Functional MRI could lead to 4-tesla renaissanceThe nuclear magnetic resonance instrument division of Varian Associatesin Palo Alto, CA, is chiseling out a specialized niche in ultra-high-fieldMRI with the launch of Unity Inova, a whole-body
The nuclear magnetic resonance instrument division of Varian Associatesin Palo Alto, CA, is chiseling out a specialized niche in ultra-high-fieldMRI with the launch of Unity Inova, a whole-body scanner availablein 3- and 4-tesla configurations for functional imaging and spectroscopy.
Robarts Research Institute in London, Ontario, bought the firstInova late last year, according to Alan Rath, imaging productmanager at Varian. The 4-tesla scanner will be installed in mid-April.The Unity Inova project was unveiled at the Radiological Societyof North America meeting in November (SCAN 11/22/95).
Purchase agreements with several other institutions have beensigned, Rath said. Oxford University in the U.K. ordered a 3-teslasystem in January, and Rath expects an order for a 4-tesla modelfrom a Japanese brain research institute by the end of this month.The 4-tesla version of Inova costs $3 million to $4 million, Rathsaid.
Unity Inova capitalizes on improvements in spectrometer andgradient coil design made since Varian's first generation of 4-teslascanners was installed in 1990, Rath said. It is fabricated aroundadvanced spectrometer and console design developed by Varian anda 4-tesla superconducting magnet and gradient coil technologycontributed by Siemens Medical Systems. The gradient coils andassociated electronics were derived from 25-mtelsa/m gradientcoils originally developed for the Siemens 1.5-tesla Vision.
"Inova provides a very flexible, programmable system thatis capable of really thriving in a research environment. We areoffering something that readily adapts to new techniques,"Rath said.
These investigational instruments are not subject to Food andDrug Administration premarket review. The FDA has approved theuse of 4-tesla field strength magnets for in vivo adult researchunder specific conditions, according to Rath. The purchaser'sinternal review board addresses safety and ethical questions.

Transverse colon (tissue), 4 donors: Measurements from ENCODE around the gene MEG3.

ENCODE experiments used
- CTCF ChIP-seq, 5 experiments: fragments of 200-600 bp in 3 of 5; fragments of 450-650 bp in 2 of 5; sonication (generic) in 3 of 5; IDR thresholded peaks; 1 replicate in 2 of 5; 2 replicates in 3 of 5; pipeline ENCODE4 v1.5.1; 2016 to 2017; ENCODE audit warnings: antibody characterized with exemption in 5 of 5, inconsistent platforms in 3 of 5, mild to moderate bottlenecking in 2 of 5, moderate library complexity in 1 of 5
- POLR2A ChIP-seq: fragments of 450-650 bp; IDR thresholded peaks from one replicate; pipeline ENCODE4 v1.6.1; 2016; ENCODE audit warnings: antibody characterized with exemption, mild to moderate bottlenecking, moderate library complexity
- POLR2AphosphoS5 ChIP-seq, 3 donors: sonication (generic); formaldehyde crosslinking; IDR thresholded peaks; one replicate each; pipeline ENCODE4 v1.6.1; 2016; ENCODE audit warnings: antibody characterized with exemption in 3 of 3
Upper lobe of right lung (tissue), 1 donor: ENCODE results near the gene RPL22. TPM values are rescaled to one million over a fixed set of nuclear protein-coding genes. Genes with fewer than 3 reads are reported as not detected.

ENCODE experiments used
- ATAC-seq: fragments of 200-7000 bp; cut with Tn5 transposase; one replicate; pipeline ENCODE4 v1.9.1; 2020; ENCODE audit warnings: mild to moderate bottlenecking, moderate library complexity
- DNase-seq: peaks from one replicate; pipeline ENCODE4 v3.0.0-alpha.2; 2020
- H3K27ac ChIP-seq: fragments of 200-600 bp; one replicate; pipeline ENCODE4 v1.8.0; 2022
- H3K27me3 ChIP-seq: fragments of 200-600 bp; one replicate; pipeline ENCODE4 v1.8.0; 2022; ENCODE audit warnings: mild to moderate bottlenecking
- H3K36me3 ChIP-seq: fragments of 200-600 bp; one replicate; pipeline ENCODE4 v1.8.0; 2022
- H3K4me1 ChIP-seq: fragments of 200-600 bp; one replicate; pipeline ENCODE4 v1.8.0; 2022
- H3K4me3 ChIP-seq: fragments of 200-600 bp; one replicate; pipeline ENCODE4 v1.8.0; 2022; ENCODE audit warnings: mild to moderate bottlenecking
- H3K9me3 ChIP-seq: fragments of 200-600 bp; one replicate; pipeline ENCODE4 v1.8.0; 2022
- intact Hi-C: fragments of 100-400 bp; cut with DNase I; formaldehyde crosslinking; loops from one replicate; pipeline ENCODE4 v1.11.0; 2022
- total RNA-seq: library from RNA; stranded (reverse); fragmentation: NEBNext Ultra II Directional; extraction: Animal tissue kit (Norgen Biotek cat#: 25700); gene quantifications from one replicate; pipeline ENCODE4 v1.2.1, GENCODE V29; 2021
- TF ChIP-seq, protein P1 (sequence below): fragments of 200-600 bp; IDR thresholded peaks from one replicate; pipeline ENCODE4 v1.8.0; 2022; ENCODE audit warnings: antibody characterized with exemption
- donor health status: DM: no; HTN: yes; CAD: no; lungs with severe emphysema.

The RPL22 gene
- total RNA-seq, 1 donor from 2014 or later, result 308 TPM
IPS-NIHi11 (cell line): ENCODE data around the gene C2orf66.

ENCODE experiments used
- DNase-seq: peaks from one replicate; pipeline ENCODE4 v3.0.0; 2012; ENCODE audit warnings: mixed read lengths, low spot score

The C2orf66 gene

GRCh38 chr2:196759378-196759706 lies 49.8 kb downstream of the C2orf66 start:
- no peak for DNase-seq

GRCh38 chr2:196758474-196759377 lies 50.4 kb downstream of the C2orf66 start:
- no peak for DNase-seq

Although better known in radiology circles for its radiationtherapy equipment, Varian has been a world leader in sales ofanalytical spectroscopy systems since the technology first emergedfrom the laboratory, Rath said. Varian sold the first commercialinstrument for chemical analysis in 1952.
Most of Varian's sales relating to nuclear magnetic resonanceimaging derive from its chemical spectrometer sales. The companybegan building high-field small-bore scanners for in vivo animalstudies in 1985.
Revisiting a niche. Inova is Varian's second major thrust intothe medical MRI arena. The first effort also revolved around ultra-high-fieldtechnology. The work was undertaken by Spectroscopy Imaging Systems(SISCO), a joint venture between Varian and Siemens. SISCO mainlybuilt research-grade, small-bore scanners for in vivo animal studies.The joint venture shipped about 60 small-bore machines to customersaround the world. Field strengths ranged from 2 to 9.4 tesla,Rath said.
SISCO engineers subsequently assembled two commercial 4-teslawhole-body systems. One of those has operated since 1990 at theUniversity of Minnesota in Minneapolis under the direction ofDr. Kamil Ugurbil, director of the university's center for MRIresearch. The other system ran at SISCO's Fremont, CA, laboratoryfor several years before its sale to Brookhaven National Laboratoryin New York. It was installed earlier this year.
GE and Philips have also dabbled with 4-tesla field strengthequipment, Rath said. GE built an ultra-high-field scanner operatingat the National Institutes of Health laboratory. GE is also collaboratingwith Advanced NMR in the manufacture and sale of ultra-high-fieldsystems for research applications (SCAN 6/1/94). Philips' singleeffort in this ultra-high-field class was installed at the Universityof Alabama in Birmingham, Rath said.
The SISCO joint venture dissolved in early 1992 just as theresults of the first major experiments on functional MRI usingits scanner were coming to light, according to Rath. He notedthat research interest in 4-tesla technology has grown steadilysince then because these scanners are inherently better than 1.5-teslasystems for functional research work. The physical mechanismsthat make functional imaging possible are field-dependent, meaningthat resolution improves as field strength increases. Magneticsusceptibility, a key to measuring the distribution of oxygenatedblood in the brain, is directly proportional to the strength ofthe magnetic field, he said.
"You have quite an enhancement. If you look at a typicalpaper that describes functional imaging at 1.5 tesla versus 4tesla, you can see that difference easily," Rath said.
To a lesser extent, these findings also apply to the investigational3-tesla scanners manufactured by GE and Advanced NMR as well asthose made by German manufacturer Bruker Instruments. The GE/ANMRjoint venture announced the sale of three 3-tesla scanners toJapanese customers last November.
Rath anticipates that research interest in functional imagingwill lead to a second wave of ultra-high-field installations.
"There will be 20 to 30 new installations in the nextyear or two. With that increase, you'll see an explosion of functionalimaging research and more explorations into spectroscopy researchas well," he said.